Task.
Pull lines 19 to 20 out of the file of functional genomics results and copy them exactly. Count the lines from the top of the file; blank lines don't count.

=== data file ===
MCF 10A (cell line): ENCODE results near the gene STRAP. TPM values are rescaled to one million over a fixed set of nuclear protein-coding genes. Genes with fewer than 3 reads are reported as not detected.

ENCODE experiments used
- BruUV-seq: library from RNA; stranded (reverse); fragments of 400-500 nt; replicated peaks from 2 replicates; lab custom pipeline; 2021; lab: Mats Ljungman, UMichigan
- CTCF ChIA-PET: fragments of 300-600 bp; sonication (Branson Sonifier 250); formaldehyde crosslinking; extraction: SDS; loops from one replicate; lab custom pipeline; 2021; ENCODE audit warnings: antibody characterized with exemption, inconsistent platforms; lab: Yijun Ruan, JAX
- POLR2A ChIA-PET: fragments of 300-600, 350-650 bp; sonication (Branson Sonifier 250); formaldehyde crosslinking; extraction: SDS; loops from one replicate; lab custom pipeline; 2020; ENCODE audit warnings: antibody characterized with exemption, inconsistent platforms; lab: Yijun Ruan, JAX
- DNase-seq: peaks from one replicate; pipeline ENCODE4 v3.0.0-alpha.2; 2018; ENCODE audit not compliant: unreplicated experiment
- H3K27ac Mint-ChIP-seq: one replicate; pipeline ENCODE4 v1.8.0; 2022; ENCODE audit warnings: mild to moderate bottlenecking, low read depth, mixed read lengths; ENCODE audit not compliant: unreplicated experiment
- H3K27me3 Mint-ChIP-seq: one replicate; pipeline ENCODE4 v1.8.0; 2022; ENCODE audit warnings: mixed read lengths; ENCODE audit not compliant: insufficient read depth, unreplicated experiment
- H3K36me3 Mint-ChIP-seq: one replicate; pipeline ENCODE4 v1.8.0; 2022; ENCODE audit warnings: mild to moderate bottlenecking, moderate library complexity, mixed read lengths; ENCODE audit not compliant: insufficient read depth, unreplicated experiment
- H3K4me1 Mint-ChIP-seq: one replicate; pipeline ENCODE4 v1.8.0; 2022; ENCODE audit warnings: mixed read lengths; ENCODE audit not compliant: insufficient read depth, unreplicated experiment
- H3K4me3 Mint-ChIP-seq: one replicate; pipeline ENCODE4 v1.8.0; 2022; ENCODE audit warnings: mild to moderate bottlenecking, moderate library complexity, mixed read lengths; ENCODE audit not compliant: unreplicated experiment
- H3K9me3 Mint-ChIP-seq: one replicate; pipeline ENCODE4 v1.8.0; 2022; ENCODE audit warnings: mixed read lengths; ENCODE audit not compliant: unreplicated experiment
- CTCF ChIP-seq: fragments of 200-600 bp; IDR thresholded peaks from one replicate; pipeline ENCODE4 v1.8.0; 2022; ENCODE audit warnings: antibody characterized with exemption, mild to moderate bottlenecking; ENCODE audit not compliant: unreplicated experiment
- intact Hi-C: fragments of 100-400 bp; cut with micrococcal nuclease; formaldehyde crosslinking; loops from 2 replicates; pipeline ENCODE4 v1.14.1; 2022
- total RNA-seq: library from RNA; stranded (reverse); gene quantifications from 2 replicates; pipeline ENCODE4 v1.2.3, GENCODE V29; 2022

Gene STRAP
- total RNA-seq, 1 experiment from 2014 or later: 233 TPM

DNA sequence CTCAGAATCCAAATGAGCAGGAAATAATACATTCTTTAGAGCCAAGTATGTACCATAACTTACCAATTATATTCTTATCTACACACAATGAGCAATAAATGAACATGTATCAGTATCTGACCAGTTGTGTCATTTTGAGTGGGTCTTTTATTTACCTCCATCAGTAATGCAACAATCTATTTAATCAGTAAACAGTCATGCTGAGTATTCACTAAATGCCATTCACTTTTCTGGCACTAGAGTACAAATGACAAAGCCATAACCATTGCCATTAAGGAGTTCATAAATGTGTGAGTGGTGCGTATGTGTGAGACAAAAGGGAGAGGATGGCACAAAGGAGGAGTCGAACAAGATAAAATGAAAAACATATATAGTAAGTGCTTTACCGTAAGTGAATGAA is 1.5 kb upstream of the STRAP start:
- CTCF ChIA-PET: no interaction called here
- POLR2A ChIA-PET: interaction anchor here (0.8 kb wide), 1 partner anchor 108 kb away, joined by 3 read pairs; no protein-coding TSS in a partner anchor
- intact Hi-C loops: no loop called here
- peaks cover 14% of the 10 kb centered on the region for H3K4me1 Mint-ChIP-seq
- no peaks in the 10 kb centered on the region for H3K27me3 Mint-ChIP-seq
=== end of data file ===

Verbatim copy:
- CTCF ChIA-PET: no interaction called here
- POLR2A ChIA-PET: interaction anchor here (0.8 kb wide), 1 partner anchor 108 kb away, joined by 3 read pairs; no protein-coding TSS in a partner anchor